Cis-UCA eye drops for dry eye

45 million people in Europe and the USA are estimated to suffer from dry eye syndrome. Up to 40% of those cases are moderate to severe.1

herantis_image_09Dry eye syndrome is the most common cause of irritation in the eye. Patients with dry eye often experience discomfort in a variety of forms including irritation, inflammation, or the sensation of a foreign body in the eye. The condition may be temporary or chronic. Dry eye is highly prevalent in women at the age of 40 and the incidence of dry eye syndrome is expected to grow with aging population and increasing use of computers.

Yet today only one prescription medicine, cyclosporine (Restasis), is available in the USA and none in Europe for the treatment of dry eye. Cyclosporine fails to provide relief for all patients and has side effects such as eye burning. Current treatments for dry eye are almost exclusively based on the use of topically applied artificial tear products/lubricants to restore or maintain the tear film over the eyes, which have little effect on the inflammation causing the symptoms.

Cis-urocanic acid (cis-UCA) has been demonstrated to suppress the inflammatory response in ocular epithelial cells. Cis-UCA also has shown a strong cytoprotective effect on the ocular epithelial cells, reversing the loss of cell viability in response to the UVB stress. This observation has important implications in the treatment of inflammatory eye conditions since chronic stress (e.g., inflammation at the ocular surface) is directly linked to cytotoxicity in epithelial cells. Preclinical studies in relevant animal models of eye inflammation also demonstrate strong proof-of-concept for the cis-UCA eye drops.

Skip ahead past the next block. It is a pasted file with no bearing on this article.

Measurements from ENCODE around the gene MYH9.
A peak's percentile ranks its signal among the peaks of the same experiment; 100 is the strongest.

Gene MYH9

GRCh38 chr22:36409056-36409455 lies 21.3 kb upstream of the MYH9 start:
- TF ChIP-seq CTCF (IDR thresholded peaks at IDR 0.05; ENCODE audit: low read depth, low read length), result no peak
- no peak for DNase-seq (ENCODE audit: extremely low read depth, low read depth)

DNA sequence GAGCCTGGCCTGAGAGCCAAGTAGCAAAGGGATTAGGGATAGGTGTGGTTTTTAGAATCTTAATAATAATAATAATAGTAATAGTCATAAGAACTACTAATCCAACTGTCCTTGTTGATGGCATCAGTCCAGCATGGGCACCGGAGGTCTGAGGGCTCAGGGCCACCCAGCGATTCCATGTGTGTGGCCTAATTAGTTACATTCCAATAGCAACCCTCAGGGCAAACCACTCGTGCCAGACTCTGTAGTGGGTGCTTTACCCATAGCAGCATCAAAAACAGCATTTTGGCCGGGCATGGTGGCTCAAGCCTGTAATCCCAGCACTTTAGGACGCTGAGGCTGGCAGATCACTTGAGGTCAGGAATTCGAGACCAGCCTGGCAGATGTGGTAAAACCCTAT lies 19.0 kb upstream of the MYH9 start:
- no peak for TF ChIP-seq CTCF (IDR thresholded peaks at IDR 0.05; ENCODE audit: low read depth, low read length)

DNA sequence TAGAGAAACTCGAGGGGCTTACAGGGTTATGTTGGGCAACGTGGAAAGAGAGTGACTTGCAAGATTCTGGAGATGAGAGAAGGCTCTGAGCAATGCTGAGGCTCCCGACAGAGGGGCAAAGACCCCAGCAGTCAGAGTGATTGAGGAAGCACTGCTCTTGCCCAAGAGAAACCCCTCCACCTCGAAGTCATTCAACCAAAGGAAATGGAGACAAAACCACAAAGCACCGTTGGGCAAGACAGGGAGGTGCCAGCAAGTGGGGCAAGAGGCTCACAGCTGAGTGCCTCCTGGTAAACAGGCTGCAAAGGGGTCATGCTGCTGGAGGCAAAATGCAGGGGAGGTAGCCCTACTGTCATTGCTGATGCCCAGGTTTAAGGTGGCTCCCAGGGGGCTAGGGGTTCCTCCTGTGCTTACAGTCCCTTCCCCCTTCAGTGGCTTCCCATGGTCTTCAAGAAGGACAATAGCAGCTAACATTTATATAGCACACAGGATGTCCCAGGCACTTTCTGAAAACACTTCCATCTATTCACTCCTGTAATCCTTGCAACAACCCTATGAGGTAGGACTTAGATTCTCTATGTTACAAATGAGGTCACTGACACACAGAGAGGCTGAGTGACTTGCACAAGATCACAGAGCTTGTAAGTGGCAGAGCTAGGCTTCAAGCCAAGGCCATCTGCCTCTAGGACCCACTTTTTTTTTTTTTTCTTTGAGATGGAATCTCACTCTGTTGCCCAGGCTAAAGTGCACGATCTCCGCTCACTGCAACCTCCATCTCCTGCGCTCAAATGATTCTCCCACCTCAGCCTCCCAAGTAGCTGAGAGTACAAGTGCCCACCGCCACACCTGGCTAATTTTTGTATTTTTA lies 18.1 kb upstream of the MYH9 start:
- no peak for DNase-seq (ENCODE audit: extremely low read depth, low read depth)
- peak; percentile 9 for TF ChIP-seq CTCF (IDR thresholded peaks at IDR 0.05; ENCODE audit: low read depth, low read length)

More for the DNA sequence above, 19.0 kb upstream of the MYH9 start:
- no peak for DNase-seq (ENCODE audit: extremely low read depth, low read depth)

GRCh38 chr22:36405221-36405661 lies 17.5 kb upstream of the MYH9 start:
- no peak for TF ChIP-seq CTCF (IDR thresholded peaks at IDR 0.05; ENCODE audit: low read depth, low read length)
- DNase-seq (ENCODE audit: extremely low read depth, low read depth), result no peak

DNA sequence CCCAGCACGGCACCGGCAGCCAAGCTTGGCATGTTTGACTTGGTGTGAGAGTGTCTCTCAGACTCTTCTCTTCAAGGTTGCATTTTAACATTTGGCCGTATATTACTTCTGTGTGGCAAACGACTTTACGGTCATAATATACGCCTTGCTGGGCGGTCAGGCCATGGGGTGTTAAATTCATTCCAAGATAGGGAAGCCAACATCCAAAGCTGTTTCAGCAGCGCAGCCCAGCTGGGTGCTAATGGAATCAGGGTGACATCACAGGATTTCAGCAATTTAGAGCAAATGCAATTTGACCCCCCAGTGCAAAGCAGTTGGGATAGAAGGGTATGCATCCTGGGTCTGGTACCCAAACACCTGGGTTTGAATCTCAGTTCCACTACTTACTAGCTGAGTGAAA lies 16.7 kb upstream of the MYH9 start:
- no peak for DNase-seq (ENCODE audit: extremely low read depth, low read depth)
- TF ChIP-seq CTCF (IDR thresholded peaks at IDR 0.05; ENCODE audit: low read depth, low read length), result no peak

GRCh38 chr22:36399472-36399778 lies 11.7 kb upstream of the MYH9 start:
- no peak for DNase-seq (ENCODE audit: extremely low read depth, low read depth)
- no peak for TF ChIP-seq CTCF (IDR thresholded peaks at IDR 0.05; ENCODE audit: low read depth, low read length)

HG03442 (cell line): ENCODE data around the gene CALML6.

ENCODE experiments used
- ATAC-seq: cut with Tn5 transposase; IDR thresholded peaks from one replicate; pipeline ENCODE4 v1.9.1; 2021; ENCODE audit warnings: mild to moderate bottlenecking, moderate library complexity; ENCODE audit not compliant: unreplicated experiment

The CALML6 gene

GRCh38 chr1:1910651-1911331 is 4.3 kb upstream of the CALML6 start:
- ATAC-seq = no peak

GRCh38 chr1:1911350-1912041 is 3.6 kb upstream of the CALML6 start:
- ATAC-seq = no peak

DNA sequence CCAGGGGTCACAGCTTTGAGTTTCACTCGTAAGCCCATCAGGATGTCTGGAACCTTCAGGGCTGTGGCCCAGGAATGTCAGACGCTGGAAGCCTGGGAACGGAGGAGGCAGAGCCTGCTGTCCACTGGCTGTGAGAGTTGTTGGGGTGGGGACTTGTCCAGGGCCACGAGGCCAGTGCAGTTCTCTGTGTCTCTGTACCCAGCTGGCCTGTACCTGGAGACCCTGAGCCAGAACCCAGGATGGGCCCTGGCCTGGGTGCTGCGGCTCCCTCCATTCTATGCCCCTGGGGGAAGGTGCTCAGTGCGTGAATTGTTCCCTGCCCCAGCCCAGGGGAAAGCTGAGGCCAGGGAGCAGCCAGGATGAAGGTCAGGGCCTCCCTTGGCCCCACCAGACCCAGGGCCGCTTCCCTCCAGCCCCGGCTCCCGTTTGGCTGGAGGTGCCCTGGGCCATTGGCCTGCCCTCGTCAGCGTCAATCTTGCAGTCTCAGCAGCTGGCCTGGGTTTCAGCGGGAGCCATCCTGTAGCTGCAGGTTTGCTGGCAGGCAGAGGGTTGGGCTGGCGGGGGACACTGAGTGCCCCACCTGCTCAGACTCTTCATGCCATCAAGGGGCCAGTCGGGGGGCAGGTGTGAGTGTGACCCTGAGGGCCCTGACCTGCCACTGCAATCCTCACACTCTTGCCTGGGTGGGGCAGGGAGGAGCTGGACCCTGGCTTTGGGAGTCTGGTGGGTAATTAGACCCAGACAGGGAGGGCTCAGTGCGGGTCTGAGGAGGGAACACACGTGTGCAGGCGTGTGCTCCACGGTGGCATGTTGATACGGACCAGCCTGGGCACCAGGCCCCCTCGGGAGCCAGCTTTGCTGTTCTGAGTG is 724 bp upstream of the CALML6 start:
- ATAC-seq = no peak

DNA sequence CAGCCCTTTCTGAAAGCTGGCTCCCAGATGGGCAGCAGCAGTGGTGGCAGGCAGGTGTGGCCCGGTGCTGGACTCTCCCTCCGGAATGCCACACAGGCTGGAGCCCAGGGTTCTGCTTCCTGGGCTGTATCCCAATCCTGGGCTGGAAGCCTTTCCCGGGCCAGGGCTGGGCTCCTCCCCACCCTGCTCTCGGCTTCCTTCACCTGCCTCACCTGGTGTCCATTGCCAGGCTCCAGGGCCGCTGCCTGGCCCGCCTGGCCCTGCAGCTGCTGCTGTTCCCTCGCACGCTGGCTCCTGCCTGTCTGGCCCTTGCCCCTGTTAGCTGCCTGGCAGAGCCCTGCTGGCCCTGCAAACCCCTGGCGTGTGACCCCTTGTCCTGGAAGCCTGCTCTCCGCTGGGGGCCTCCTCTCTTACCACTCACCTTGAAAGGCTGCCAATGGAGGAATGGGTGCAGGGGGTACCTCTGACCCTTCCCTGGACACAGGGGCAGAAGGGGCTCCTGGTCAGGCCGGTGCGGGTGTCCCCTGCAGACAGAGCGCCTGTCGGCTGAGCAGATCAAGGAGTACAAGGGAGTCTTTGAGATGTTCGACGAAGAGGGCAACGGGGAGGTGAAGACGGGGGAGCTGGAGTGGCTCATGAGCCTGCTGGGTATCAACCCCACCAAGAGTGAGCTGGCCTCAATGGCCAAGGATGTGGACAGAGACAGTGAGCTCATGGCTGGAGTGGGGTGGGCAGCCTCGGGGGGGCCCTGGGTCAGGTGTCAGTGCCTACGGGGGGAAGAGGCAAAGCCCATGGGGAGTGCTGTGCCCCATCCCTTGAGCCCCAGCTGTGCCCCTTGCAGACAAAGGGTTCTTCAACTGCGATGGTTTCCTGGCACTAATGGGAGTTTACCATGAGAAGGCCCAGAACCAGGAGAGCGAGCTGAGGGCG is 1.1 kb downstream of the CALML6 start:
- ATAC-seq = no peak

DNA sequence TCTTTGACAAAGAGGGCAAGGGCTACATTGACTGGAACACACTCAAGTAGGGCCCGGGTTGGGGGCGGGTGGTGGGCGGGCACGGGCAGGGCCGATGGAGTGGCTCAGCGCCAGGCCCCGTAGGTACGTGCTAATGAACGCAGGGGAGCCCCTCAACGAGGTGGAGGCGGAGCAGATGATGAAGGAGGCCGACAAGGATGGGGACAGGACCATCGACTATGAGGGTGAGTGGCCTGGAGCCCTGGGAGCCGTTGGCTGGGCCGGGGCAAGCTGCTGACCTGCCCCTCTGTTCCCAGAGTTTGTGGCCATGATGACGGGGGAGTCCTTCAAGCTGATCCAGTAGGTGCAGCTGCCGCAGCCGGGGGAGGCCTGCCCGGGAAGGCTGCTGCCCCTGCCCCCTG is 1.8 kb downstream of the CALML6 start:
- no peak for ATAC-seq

Clinical development

A multiple dose Phase I study of Cis-UCA Eye Drops was conducted in the EU in 37 healthy volunteers. Cis-UCA Eye Drops were administered twice daily over 14 days. The results showed excellent local and systemic tolerability without any functional effects on the eyes.

Phase II study in patients with dry eye syndrome was completed in the US in 2015. While this placebo-controlled, randomised and blinded study in 161 patients failed to meet its primary endpoints it suggested that Cis-UCA Eye Drops are safe and as well tolerated as placebo while they showed a significant benefit compared to placebo in certain secondary endpoints.

1 Market Scope 03/2013